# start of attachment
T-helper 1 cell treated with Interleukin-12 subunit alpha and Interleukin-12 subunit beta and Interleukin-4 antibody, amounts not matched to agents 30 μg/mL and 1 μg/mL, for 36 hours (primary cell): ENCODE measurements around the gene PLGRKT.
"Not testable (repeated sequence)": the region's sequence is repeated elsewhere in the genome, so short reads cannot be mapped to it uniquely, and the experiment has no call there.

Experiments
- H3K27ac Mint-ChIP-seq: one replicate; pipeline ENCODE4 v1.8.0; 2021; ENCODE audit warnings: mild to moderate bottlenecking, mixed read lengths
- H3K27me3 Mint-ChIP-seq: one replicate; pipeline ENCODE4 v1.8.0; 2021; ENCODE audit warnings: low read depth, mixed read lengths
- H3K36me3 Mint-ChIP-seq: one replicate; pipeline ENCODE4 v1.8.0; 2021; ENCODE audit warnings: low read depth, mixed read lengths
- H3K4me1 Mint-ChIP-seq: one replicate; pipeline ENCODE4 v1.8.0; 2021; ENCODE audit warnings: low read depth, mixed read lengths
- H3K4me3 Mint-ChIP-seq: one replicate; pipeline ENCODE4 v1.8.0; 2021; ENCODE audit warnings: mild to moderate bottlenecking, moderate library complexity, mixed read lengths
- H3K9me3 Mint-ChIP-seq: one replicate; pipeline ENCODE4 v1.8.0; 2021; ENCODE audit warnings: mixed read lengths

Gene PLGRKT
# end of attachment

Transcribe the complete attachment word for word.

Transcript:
T-helper 1 cell treated with Interleukin-12 subunit alpha and Interleukin-12 subunit beta and Interleukin-4 antibody, amounts not matched to agents 30 μg/mL and 1 μg/mL, for 36 hours (primary cell): ENCODE measurements around the gene PLGRKT.
"Not testable (repeated sequence)": the region's sequence is repeated elsewhere in the genome, so short reads cannot be mapped to it uniquely, and the experiment has no call there.

Experiments
- H3K27ac Mint-ChIP-seq: one replicate; pipeline ENCODE4 v1.8.0; 2021; ENCODE audit warnings: mild to moderate bottlenecking, mixed read lengths
- H3K27me3 Mint-ChIP-seq: one replicate; pipeline ENCODE4 v1.8.0; 2021; ENCODE audit warnings: low read depth, mixed read lengths
- H3K36me3 Mint-ChIP-seq: one replicate; pipeline ENCODE4 v1.8.0; 2021; ENCODE audit warnings: low read depth, mixed read lengths
- H3K4me1 Mint-ChIP-seq: one replicate; pipeline ENCODE4 v1.8.0; 2021; ENCODE audit warnings: low read depth, mixed read lengths
- H3K4me3 Mint-ChIP-seq: one replicate; pipeline ENCODE4 v1.8.0; 2021; ENCODE audit warnings: mild to moderate bottlenecking, moderate library complexity, mixed read lengths
- H3K9me3 Mint-ChIP-seq: one replicate; pipeline ENCODE4 v1.8.0; 2021; ENCODE audit warnings: mixed read lengths

Gene PLGRKT